BIRDS OF EXMOOR
Exmoor is rich in bird life
Exmoor is a birdwatcher’s paradise. At the top of the food chain, there are a good number of England’s birds of prey. Buzzards are the most common of these. They can be seen soaring high in the Exmoor sky, riding on the thermals and breeze, seeking out carrion and sometimes live prey.
Exmoor’s Birds of Prey
There are also many kestrels, often seen hovering over the moor then diving down to catch small rodents. Red kites occasionally put in an appearance, and can easily be mistaken for a buzzard at a distance, but it is their forked tail that gives them away. If you are really lucky, you could see a hen harrier swooping low down over the heather in search of small mammals and birds, or even the rare merlin, which is the smallest bird of prey in England. This bird is fast and agile in flight, a superb flier, catching small birds on the wing. There are a few peregrines, especially along the coast, and sometimes one sees a hobby. In the winter time it is often possible to see short eared owls.
Woodland & Wetland Birds of Exmoor
It is possible to spot birds like the shelduck and curlew on Exmoor marshes. There is a good selection of birds to be found in the ancient woodland of Exmoor, all three types of woodpecker, many species of owl, tree creepers, nuthatch, warblers, and many more. Along the Exmoor rivers, you will find pied and grey wagtails catching flies and insects, with dippers, kingfishers, herons, mallards, merganser, and goosander.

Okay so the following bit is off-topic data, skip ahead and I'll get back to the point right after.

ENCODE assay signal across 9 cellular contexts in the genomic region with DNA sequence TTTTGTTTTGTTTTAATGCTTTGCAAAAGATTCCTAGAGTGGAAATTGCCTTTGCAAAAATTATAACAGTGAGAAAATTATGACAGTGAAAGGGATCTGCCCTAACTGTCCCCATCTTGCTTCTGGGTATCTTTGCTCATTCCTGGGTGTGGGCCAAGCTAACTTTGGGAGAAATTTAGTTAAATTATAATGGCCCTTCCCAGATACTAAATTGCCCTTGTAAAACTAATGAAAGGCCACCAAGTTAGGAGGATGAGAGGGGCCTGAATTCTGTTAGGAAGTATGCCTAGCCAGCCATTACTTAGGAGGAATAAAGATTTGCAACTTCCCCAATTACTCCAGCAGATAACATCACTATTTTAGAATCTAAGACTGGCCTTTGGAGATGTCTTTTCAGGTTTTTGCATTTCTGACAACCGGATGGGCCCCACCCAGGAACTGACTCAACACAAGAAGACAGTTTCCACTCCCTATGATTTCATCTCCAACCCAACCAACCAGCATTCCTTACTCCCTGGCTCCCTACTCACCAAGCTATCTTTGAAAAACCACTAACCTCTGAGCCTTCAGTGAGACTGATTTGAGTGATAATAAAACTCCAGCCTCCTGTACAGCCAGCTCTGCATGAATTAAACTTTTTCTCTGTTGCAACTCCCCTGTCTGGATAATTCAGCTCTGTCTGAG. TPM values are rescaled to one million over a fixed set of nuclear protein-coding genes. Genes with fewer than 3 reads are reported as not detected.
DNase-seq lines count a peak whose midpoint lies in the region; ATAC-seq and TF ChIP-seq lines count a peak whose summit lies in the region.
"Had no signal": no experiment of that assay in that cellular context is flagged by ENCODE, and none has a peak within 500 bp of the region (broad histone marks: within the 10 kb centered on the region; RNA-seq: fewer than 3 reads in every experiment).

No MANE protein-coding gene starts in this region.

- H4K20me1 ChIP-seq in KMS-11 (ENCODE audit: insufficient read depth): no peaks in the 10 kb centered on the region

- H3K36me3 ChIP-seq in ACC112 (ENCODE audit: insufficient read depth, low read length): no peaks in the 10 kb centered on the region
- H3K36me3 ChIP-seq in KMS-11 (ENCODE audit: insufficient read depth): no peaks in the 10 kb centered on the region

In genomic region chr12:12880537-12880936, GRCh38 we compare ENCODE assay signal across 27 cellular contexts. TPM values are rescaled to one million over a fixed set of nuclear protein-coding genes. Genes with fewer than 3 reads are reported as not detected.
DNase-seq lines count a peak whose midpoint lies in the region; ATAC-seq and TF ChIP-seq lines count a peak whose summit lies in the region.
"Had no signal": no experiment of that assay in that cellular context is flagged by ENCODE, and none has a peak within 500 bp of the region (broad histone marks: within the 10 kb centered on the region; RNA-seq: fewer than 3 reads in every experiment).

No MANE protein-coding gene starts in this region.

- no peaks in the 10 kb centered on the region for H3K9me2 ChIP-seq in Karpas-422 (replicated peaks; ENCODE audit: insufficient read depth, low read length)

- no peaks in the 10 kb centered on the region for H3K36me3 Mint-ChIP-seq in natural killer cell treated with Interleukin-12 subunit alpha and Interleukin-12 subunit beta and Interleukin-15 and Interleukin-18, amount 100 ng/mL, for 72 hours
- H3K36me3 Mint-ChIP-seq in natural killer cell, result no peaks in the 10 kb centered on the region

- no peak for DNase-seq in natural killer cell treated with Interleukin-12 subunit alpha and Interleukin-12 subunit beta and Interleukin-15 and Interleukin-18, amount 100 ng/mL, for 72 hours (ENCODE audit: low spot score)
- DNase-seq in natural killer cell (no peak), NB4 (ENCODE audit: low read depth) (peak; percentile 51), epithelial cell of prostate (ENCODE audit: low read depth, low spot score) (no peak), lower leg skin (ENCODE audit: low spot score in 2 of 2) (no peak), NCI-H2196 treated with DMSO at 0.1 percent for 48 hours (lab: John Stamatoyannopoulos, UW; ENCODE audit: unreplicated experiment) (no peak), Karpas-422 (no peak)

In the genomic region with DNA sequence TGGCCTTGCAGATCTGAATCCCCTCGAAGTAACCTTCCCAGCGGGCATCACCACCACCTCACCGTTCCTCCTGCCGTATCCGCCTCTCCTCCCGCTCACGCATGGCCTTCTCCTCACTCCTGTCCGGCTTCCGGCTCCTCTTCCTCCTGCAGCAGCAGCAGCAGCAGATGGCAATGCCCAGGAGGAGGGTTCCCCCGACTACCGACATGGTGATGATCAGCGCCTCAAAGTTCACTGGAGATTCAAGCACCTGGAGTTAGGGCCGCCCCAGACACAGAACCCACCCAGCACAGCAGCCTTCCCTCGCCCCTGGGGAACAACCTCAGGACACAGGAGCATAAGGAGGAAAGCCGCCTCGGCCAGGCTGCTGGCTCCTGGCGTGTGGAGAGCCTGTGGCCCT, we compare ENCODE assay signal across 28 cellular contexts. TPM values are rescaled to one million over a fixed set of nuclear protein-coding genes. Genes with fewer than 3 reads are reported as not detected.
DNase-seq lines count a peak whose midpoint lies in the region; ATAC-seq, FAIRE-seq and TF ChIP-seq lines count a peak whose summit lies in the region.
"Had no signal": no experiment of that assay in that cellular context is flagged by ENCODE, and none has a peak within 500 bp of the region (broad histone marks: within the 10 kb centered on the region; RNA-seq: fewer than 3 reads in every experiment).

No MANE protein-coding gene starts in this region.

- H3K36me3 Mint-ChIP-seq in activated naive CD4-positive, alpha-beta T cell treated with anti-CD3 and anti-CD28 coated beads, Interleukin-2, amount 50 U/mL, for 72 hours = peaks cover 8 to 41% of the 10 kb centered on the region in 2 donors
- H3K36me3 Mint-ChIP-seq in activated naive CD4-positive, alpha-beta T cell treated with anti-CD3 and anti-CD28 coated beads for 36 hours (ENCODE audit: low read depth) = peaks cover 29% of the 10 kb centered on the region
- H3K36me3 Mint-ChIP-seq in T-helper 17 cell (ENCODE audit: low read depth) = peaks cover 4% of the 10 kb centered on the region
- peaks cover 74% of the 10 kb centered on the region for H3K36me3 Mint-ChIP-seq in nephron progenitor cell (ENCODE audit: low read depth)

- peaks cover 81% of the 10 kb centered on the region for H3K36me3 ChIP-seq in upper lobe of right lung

Exmoor’s Moorland Birds
The moorland has a wide variety of bird life. In spring, the sound of the cuckoo is heard echoing down many Exmoor combes. Despite a fall in numbers nationally, skylarks are still plentiful on Exmoor. In spring, they can be seen dancing on the moor with their traditional undulating flight, singing as they go. There are good numbers of meadow pipits, which nest on the ground like skylarks. Less common are the stonechats, but you still have a good chance of seeing them perched on top of a heather or gorse bush, making their chat-chat sound.
Other birds you might see on the moor include whinchat, wheatear, linnet, whitethroat, reed bunting, redstart, fieldfare, plover, and mistle thrush. If you are very lucky, you may see some of the rare birds, like Dartford warbler, nightjar, or ring ouzel. For those people interested in birds, there are plenty to see here on Exmoor.
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The rare Merlin on Exmoor